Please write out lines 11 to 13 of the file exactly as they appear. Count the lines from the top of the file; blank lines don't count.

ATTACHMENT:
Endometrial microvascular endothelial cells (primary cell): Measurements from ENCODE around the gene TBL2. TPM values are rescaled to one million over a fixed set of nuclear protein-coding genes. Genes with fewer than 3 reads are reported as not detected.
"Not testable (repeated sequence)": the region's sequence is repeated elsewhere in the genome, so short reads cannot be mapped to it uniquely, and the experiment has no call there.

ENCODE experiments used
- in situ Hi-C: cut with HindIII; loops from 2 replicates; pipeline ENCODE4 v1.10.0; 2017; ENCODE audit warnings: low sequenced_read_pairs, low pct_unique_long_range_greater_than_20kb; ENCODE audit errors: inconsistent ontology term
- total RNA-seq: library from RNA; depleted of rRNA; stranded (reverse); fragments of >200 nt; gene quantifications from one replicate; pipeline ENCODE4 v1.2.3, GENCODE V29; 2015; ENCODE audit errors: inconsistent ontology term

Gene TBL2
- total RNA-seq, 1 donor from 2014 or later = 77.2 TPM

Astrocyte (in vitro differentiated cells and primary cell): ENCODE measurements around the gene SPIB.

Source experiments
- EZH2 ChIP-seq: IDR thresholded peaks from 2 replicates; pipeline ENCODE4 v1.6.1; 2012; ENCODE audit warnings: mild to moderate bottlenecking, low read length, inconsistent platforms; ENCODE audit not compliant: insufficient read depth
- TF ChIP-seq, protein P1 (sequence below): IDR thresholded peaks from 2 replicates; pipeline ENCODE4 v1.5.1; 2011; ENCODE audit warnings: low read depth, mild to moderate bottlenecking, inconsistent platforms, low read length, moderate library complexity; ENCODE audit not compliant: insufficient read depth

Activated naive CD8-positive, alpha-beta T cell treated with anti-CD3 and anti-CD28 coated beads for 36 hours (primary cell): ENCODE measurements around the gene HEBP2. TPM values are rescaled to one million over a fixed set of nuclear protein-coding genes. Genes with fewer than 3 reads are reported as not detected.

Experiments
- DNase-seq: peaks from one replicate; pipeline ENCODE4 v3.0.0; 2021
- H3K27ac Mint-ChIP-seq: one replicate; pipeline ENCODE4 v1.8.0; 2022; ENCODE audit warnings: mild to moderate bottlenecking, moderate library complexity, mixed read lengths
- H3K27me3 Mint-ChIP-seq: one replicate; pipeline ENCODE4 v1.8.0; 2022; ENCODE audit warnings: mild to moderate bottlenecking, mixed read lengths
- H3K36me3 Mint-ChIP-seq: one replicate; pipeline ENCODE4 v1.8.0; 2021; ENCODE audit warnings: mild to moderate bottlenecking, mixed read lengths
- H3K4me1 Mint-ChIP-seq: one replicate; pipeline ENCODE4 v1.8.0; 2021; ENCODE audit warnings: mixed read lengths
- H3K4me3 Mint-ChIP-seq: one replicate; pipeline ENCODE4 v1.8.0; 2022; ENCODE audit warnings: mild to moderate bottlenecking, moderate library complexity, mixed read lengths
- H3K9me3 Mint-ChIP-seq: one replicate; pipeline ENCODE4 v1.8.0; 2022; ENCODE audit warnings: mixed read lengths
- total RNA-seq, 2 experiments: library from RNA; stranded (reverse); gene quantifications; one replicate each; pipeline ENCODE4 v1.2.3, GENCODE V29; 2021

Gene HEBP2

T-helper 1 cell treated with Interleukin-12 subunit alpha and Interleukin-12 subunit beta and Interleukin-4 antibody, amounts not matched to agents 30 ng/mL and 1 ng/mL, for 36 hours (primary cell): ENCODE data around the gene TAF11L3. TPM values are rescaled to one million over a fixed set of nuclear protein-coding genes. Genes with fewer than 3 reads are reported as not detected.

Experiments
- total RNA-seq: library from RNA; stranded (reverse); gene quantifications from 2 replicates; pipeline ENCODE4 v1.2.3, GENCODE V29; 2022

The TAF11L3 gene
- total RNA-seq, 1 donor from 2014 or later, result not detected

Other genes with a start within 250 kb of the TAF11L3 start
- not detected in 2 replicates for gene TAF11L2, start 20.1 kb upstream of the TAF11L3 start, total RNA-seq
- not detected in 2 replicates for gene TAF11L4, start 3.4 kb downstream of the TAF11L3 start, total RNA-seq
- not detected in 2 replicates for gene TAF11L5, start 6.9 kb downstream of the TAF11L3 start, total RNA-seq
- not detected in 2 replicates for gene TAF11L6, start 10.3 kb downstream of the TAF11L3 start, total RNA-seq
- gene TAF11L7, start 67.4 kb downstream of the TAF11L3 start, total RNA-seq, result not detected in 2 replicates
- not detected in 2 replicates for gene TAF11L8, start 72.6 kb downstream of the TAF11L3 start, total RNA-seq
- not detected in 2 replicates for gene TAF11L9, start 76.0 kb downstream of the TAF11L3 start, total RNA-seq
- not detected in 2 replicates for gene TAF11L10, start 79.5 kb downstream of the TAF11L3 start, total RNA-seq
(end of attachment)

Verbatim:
- TF ChIP-seq, protein P1 (sequence below): IDR thresholded peaks from 2 replicates; pipeline ENCODE4 v1.5.1; 2011; ENCODE audit warnings: low read depth, mild to moderate bottlenecking, inconsistent platforms, low read length, moderate library complexity; ENCODE audit not compliant: insufficient read depth

Activated naive CD8-positive, alpha-beta T cell treated with anti-CD3 and anti-CD28 coated beads for 36 hours (primary cell): ENCODE measurements around the gene HEBP2. TPM values are rescaled to one million over a fixed set of nuclear protein-coding genes. Genes with fewer than 3 reads are reported as not detected.

Experiments